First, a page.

In navigating the intricacies of modern project environments, Business Analysts must transcend their specialized domain and embrace a holistic understanding of organizational dynamics. By fostering open communication, cultivating empathy, and promoting collaboration across interdisciplinary teams, BAs can unlock the full potential of their role and drive meaningful impact within their organizations. Below, I'll elaborate on the critical importance of Business Analysts in each stage of the lifecycle, as outlined in BABOK v3.

Business Analysis Planning and Monitoring

BABOK v3 (Section 1.3) defines a Business Analyst as “play(ing) a role in aligning the designed and delivered solutions with the needs of stakeholders.” Serving as liaisons between stakeholders, they facilitate the exchange of information and advocate for user-focused design principles, thereby enhancing customer satisfaction.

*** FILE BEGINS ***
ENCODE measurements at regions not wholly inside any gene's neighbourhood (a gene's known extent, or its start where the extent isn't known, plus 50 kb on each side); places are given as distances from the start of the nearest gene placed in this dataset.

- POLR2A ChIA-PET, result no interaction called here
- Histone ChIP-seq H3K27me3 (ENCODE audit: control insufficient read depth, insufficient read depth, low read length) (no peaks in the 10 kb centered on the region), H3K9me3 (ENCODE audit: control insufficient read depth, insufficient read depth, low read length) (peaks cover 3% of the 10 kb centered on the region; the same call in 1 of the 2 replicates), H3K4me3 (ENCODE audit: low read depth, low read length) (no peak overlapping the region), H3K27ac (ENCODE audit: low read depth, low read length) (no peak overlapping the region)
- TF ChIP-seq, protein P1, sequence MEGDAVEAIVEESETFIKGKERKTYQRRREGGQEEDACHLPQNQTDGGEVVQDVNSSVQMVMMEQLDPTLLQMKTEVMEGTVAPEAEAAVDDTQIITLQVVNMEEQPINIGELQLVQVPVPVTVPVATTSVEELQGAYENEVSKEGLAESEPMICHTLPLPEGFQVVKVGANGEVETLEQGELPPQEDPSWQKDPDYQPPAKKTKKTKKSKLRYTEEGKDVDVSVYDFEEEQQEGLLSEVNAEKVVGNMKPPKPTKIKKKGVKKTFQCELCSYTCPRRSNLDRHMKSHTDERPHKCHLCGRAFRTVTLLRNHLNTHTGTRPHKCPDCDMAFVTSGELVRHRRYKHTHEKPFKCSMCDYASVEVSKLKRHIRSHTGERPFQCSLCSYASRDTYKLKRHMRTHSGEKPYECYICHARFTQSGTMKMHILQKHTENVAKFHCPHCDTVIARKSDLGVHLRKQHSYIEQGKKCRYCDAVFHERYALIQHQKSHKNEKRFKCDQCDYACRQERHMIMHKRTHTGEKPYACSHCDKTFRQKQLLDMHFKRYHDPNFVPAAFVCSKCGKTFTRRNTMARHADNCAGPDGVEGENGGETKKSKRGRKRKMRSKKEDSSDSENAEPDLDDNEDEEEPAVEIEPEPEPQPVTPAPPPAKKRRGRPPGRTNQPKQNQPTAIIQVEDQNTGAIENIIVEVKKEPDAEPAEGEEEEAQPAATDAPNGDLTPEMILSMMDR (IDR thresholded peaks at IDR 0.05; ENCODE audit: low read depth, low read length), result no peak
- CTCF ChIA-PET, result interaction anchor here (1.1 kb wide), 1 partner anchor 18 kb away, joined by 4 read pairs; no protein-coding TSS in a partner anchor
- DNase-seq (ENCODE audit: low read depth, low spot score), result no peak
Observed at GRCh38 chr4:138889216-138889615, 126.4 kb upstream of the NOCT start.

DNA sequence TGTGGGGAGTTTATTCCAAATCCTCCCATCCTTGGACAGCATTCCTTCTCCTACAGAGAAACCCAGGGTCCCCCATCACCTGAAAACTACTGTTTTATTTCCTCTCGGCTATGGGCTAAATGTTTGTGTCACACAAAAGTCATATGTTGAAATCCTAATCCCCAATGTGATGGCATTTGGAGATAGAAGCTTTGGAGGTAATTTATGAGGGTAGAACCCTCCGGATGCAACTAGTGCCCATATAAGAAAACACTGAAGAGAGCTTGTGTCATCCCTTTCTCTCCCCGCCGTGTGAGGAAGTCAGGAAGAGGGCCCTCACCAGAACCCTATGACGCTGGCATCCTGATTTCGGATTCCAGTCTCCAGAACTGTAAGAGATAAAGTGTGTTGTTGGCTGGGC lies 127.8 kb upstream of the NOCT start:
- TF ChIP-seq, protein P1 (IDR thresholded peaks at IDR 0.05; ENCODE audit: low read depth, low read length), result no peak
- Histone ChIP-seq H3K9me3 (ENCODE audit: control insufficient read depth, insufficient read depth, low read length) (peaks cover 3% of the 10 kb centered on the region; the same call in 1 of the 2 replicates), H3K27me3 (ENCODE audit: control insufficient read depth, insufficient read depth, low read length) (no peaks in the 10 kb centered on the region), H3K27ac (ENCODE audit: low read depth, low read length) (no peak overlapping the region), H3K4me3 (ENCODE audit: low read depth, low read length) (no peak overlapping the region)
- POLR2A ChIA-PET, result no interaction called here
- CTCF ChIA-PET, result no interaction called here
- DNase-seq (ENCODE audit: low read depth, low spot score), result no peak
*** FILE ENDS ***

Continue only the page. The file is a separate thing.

During Business Analysis Planning and Monitoring, business analysts meticulously craft the business analysis approach, develop strategies for engaging stakeholders, establish governance frameworks, and devise plans for managing information. Additionally, they delve into performance improvement measures, determining whether they're operating within a waterfall methodology or utilizing use cases and user stories. Defining the formality of deliverables and establishing the rigor of the approach are also crucial tasks that must be addressed before embarking on requirement gathering and analysis.